Meet the Artist: Chelsea Kim

Music is often referred to as the “universal language.” 17-year-old violinist Chelsea Kim knows this is true. Having moved several times throughout her childhood, Chelsea performed in retirement centers, hospitals, and churches in every new community. This gave her a sense of music’s power to connect people, a theme that would become very important to her life’s path.

At an early age, Chelsea’s younger brother Daniel was diagnosed with middle-intensity autism. One of his challenges is that while he feels emotions, he finds it difficult to express them. Daniel would always listen to Chelsea as she practiced, enjoying the sounds that emanated from her instrument. But it wasn’t until he began to hum along with her playing that Chelsea and her family realized that not only had he memorized entire concertos, but that he was communicating his emotions. They have since cherished this unique opportunity to connect as a family.

In 2013, while a high school student at the Phillips Exeter Academy in New Hampshire, Chelsea appeared on From the Top with Host Christopher O’Riley Show 267, recorded in Boston’s WGBH Fraser Performance Studio.

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Chelsea Kim performing on Show 267 in WGBH’s Fraser Performance Studio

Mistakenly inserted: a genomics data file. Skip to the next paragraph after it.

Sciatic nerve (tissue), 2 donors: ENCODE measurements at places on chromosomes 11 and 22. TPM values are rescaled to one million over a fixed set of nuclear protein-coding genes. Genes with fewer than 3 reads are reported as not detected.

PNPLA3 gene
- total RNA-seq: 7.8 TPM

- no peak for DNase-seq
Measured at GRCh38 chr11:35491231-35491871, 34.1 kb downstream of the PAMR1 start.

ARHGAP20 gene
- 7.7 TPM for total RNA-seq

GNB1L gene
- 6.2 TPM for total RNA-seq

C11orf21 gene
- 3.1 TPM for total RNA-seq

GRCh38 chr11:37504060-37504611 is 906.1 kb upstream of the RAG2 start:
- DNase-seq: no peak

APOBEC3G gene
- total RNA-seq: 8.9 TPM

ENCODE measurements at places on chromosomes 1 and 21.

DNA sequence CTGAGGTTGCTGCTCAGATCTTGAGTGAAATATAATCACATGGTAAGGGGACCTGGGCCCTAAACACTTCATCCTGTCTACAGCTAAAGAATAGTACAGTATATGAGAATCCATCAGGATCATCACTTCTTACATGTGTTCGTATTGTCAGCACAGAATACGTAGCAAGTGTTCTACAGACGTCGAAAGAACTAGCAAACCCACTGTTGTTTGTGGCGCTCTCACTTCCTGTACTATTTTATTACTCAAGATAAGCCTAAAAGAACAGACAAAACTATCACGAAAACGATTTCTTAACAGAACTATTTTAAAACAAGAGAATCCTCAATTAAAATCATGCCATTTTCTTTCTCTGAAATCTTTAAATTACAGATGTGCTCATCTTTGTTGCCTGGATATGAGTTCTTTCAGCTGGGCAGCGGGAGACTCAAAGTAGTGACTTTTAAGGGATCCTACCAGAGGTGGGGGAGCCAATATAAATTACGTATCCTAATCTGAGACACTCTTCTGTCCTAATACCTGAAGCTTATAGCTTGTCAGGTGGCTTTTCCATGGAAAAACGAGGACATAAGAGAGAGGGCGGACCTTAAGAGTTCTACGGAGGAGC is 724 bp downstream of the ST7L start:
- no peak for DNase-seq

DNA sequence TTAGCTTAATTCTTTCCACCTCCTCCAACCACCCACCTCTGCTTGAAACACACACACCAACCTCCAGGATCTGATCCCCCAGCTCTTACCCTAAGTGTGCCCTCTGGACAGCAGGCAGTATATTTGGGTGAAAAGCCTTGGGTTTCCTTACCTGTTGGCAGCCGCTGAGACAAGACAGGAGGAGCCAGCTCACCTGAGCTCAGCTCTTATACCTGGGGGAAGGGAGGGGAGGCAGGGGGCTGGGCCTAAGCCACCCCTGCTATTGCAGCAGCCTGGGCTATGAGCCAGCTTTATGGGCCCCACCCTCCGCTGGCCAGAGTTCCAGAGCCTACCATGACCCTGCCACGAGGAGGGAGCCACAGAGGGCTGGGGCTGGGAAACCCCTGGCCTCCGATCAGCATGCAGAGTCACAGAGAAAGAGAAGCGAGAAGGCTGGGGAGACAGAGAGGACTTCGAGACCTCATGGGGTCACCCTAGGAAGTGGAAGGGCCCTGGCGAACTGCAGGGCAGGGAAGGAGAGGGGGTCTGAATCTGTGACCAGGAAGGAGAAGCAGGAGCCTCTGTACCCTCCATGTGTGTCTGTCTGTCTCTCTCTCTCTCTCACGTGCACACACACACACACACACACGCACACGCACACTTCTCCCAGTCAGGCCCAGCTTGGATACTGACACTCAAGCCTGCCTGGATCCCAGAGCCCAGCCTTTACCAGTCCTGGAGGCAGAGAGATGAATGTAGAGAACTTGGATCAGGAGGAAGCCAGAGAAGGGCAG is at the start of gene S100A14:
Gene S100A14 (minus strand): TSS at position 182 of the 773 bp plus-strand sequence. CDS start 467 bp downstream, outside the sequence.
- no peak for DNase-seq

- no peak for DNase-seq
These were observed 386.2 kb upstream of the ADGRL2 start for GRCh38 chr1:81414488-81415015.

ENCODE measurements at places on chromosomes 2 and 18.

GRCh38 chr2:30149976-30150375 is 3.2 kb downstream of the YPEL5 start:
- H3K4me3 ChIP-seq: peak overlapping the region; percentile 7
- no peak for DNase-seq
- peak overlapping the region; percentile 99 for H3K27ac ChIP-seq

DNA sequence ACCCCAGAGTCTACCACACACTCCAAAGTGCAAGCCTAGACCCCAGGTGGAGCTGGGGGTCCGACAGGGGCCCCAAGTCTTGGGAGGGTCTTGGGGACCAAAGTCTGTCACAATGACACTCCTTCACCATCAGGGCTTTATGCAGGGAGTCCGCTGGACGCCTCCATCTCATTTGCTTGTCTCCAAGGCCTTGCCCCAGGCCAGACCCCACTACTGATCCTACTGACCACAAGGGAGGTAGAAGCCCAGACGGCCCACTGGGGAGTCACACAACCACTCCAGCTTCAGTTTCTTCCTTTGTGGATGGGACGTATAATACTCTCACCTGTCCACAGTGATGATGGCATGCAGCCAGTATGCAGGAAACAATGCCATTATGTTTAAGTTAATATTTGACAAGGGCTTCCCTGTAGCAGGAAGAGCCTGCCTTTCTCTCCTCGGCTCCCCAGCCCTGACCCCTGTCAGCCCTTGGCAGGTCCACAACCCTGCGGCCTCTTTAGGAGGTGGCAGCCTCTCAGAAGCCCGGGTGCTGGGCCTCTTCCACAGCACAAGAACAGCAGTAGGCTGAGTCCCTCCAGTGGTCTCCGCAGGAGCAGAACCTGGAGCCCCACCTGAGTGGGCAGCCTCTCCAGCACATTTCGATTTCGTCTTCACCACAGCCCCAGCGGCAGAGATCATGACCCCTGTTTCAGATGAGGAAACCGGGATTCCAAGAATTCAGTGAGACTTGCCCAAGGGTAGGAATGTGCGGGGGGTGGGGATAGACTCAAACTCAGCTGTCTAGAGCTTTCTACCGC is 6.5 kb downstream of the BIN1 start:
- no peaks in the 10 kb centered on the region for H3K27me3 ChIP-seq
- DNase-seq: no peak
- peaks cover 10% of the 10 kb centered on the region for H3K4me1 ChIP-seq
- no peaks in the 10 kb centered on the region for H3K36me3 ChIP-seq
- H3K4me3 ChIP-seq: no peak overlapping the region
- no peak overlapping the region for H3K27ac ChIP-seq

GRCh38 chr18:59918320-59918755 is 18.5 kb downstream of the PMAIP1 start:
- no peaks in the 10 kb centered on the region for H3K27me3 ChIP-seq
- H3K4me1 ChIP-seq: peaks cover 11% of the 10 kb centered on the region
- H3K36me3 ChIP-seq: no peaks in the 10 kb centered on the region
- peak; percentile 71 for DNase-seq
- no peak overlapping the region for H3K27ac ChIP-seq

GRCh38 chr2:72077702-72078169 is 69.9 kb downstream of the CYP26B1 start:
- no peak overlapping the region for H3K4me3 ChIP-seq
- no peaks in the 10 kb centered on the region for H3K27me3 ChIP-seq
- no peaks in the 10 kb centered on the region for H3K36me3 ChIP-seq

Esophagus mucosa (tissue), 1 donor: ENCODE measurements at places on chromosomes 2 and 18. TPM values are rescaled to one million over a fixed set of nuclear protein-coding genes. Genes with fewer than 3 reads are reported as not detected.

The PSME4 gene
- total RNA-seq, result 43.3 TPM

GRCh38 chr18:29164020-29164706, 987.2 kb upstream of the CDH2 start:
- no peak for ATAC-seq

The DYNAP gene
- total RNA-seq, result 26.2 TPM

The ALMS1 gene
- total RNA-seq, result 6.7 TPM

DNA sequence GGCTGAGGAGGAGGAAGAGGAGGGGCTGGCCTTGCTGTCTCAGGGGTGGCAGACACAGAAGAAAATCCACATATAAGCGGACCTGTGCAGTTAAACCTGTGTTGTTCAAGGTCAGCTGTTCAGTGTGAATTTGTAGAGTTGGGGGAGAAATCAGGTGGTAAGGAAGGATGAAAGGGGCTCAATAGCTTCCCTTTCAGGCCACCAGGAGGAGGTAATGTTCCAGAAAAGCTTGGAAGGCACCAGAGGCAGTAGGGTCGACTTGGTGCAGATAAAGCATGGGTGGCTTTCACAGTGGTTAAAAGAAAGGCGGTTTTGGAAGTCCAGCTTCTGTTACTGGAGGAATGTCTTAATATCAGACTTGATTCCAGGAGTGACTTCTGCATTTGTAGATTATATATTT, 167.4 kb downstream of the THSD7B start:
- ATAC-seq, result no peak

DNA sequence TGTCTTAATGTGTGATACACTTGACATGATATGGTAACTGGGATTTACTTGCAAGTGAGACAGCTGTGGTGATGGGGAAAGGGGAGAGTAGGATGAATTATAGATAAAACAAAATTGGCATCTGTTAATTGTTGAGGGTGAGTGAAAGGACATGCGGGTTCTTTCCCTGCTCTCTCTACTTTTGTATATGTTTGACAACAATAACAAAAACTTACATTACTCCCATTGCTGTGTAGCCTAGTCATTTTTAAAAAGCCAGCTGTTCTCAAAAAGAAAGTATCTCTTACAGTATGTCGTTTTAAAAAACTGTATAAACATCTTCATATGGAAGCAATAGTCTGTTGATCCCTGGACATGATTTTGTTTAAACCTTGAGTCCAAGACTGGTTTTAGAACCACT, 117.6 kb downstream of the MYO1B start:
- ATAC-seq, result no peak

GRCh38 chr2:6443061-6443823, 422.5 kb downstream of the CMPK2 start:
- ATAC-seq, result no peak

In addition to appearing on From the Top, Chelsea received the Jack Kent Cooke Young Artist Award, a $10,000 scholarship given to extraordinary young musicians with financial need. Everyone who receives the Award is required to do an extended outreach project that brings their musical gifts out into the community.

Knowing the power of music to communicate with her brother, Chelsea decided to use her arts leadership project to bring music to other children with special needs. Shortly after coming on the show, Chelsea began her undergraduate work at Juilliard and quickly became a member of a string trio.

Her fellow trio members decided to join her in her mission. After researching several possible venues – from special education programs to community centers – Chelsea and her trio decided to reach out to Kidzone TV at Mount Sinai Hospital in New York City. Kidzone TV produces live programming three times a day for pediatric patents and families on a dedicated channel within the hospital.

In her own words, Chelsea describes the experience of doing a live performance on the station:

We were led through the back door of the hospital. This was the section of the hospital for children who were extremely sick and had such vulnerable immune systems that they were not allowed outside contact.